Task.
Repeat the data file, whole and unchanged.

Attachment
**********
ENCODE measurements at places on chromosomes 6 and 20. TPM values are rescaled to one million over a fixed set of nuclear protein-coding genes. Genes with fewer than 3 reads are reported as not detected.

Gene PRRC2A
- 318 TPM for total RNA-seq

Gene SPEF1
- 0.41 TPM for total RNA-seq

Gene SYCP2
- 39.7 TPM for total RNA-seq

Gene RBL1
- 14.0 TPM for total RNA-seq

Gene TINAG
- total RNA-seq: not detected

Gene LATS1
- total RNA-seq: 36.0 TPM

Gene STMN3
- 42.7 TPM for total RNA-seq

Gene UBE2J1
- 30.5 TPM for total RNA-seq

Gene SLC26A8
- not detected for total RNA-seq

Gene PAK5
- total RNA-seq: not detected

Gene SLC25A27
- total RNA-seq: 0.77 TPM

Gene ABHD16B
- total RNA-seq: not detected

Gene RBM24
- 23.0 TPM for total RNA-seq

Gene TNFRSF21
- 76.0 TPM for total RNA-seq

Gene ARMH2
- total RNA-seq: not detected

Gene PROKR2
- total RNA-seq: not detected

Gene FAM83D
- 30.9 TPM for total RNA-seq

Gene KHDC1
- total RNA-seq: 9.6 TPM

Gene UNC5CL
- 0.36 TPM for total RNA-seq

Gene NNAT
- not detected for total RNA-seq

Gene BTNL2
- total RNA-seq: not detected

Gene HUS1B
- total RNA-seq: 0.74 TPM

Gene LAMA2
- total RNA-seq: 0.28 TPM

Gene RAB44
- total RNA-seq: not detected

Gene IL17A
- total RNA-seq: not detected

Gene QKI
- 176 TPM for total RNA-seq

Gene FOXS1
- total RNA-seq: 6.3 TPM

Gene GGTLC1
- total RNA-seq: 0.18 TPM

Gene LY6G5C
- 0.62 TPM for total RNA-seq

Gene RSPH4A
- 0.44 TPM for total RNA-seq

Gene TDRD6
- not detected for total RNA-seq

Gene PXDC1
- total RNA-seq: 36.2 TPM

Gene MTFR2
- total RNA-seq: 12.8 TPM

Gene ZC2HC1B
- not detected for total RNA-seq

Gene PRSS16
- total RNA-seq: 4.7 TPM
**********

ENCODE measurements at places on chromosomes 6 and 20. TPM values are rescaled to one million over a fixed set of nuclear protein-coding genes. Genes with fewer than 3 reads are reported as not detected.

Gene PRRC2A
- 318 TPM for total RNA-seq

Gene SPEF1
- 0.41 TPM for total RNA-seq

Gene SYCP2
- 39.7 TPM for total RNA-seq

Gene RBL1
- 14.0 TPM for total RNA-seq

Gene TINAG
- total RNA-seq: not detected

Gene LATS1
- total RNA-seq: 36.0 TPM

Gene STMN3
- 42.7 TPM for total RNA-seq

Gene UBE2J1
- 30.5 TPM for total RNA-seq

Gene SLC26A8
- not detected for total RNA-seq

Gene PAK5
- total RNA-seq: not detected

Gene SLC25A27
- total RNA-seq: 0.77 TPM

Gene ABHD16B
- total RNA-seq: not detected

Gene RBM24
- 23.0 TPM for total RNA-seq

Gene TNFRSF21
- 76.0 TPM for total RNA-seq

Gene ARMH2
- total RNA-seq: not detected

Gene PROKR2
- total RNA-seq: not detected

Gene FAM83D
- 30.9 TPM for total RNA-seq

Gene KHDC1
- total RNA-seq: 9.6 TPM

Gene UNC5CL
- 0.36 TPM for total RNA-seq

Gene NNAT
- not detected for total RNA-seq

Gene BTNL2
- total RNA-seq: not detected

Gene HUS1B
- total RNA-seq: 0.74 TPM

Gene LAMA2
- total RNA-seq: 0.28 TPM

Gene RAB44
- total RNA-seq: not detected

Gene IL17A
- total RNA-seq: not detected

Gene QKI
- 176 TPM for total RNA-seq

Gene FOXS1
- total RNA-seq: 6.3 TPM

Gene GGTLC1
- total RNA-seq: 0.18 TPM

Gene LY6G5C
- 0.62 TPM for total RNA-seq

Gene RSPH4A
- 0.44 TPM for total RNA-seq

Gene TDRD6
- not detected for total RNA-seq

Gene PXDC1
- total RNA-seq: 36.2 TPM

Gene MTFR2
- total RNA-seq: 12.8 TPM

Gene ZC2HC1B
- not detected for total RNA-seq

Gene PRSS16
- total RNA-seq: 4.7 TPM